BFS Video // 1966 // 156 Minutes // Not Rated
Reviewed by Judge Norman Short (Retired) // May 17th, 2001
One of the ultimate 1960s sitcoms.
The Dick Van Dyke Show ran from 1961-1966, and has been available in syndication ever since. Even today Nick-at-Nite addicts are still glued to the show. It's great physical comedy and zany wit has endeared it to generations of viewers, and I'm happy to get at least some episodes from the show in a permanent format to protect them from the ravages of time. BFS Entertainment, that stalwart little distributor, continues to find a nice niche to fill with 6 episodes for your collection.
"The Dick Van Dyke Show" portrays Rob Petrie (Dick Van Dyke), who lives with his lovely wife Laura (Mary Tyler Moore) in New Rochelle and commutes to work in New York, where he works as the head comedy writer for a hit TV show. Along with his co-writers and pals Sally (Rose Marie) and Buddy (Morey Amsterdam), they have both fun with and at the expense of their bosses, including the producer Mel Cooley (Richard Deacon) and the show's titular star Alan Brady (Carl Reiner). When Rob comes home he is likely to find some strange event brought on by his wife, his son Ritchie (Larry Matthews), or his neighbors Jerry (Jerry Paris) and Millie (Ann Morgan Guilbert). Hijinks will ensue.
Ever since I was a kid it seems I never missed an episode of "The Dick Van Dyke Show" or "The Andy Griffith Show," which were paired together in syndication. It was one of my father's favorite shows, and it became a family time where we could laugh about the show even when we had seen the episode numerous times. I've had a nostalgic feeling about the show ever since, and was happy to receive a review copy of six episodes on DVD. After hitting the "Play All" button on the menu, I was taken into the oh-so-familiar theme music and on to the show.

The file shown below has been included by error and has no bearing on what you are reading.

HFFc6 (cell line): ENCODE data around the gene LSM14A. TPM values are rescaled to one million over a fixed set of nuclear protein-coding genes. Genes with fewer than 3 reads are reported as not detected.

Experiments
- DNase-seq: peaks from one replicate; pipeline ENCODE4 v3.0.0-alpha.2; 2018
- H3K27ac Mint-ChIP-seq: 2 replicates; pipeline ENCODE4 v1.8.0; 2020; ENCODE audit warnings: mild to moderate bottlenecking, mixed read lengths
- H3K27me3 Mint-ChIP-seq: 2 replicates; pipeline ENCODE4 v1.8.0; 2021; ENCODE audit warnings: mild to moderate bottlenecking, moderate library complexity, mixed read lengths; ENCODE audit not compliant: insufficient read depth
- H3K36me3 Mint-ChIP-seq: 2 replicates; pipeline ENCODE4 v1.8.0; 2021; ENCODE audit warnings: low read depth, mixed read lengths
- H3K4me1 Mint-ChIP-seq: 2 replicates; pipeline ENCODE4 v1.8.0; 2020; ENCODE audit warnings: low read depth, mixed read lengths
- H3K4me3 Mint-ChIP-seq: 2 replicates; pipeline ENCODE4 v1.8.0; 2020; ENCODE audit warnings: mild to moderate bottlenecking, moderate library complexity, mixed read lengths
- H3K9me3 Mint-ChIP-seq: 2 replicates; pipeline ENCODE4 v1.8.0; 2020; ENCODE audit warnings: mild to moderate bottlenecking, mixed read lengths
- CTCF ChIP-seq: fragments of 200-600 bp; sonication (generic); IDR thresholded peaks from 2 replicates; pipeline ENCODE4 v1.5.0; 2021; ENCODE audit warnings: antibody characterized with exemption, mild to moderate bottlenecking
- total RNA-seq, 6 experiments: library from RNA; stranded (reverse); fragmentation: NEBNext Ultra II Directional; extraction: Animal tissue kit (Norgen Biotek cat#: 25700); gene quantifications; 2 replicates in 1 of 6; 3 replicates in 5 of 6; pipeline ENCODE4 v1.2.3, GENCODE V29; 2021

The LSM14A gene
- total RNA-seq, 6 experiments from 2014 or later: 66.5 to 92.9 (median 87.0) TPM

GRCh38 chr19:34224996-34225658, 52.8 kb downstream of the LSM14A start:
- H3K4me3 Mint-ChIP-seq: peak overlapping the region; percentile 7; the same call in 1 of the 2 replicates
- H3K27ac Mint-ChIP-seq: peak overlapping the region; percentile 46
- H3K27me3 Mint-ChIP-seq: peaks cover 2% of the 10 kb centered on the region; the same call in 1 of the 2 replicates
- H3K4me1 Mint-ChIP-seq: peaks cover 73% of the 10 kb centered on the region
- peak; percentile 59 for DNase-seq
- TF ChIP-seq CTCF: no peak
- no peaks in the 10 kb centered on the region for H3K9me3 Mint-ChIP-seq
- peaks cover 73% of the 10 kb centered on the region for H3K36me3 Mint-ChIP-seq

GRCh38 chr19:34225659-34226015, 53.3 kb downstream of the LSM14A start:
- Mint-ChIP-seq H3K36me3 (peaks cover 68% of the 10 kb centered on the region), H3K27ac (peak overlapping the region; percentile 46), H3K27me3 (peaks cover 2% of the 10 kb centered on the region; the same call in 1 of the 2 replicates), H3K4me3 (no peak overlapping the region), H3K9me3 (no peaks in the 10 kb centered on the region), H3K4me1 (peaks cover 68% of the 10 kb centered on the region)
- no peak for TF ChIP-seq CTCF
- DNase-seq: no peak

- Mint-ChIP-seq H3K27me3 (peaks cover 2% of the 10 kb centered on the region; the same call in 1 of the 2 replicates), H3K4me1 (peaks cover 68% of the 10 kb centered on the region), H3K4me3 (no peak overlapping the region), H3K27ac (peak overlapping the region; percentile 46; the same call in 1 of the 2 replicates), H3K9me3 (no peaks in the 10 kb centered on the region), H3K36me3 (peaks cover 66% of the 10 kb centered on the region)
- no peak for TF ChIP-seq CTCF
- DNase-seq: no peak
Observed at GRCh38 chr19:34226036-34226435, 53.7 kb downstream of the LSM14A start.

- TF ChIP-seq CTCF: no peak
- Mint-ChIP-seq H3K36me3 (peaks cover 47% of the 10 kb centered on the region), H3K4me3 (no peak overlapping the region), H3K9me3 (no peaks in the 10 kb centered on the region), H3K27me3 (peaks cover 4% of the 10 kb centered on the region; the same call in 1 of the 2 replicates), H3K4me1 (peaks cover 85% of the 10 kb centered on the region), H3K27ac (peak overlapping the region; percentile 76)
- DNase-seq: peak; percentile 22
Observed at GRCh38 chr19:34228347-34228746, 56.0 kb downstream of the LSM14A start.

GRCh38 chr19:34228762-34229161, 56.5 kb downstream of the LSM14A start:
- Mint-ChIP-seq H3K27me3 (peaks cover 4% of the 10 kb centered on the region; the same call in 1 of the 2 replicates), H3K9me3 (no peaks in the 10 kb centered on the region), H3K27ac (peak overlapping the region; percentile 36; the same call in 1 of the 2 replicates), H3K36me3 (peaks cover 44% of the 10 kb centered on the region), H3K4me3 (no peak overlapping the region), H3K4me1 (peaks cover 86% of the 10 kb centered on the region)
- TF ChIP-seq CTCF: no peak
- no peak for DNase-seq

The first episode "Give Me Your Walls" had the benefit of being one I'd never seen before; something I'd thought impossible. Here Rob and Laura hire a charming Italian painter for their living room walls, one who acts as if he is painting the Sistine Chapel instead of a wall. He's friendly, complimentary, and helpful around the house, but has one problem: the wall never seems to get painted. Rob is too nice and too cowardly to kick the man out, but both he and Laura worry that they're being taken for a ride.
In "A Man's Teeth Are Not His Own," Dick Van Dyke gives a wild physical performance dealing with a broken tooth and his guilt over having a strange dentist do the work. Rob's neighbor and best friend Jerry is his usual dentist, but was out of town when the tooth broke, and now he feels guilty.
"Never Name a Duck" is about baby ducklings brought home after the show had used them in a sketch, and the impossibility of keeping the duck once he's grown up. Unfortunately little Ritchie is madly in love with his pet.
"Hustling the Hustler" brings in Buddy's no-account brother, and adds a convenient basement and pool table to the Petrie home. Blackie is a pool hustler who claims he's gone straight, but why is he setting up Rob for a fall?
"Bank Book 6565696" has Rob discover that Laura has a secret bank account with quite a sum squirreled away. He doesn't want to make a big deal out of it, but the questions of the amount of money and the purpose for it nags at him until he cannot contain himself.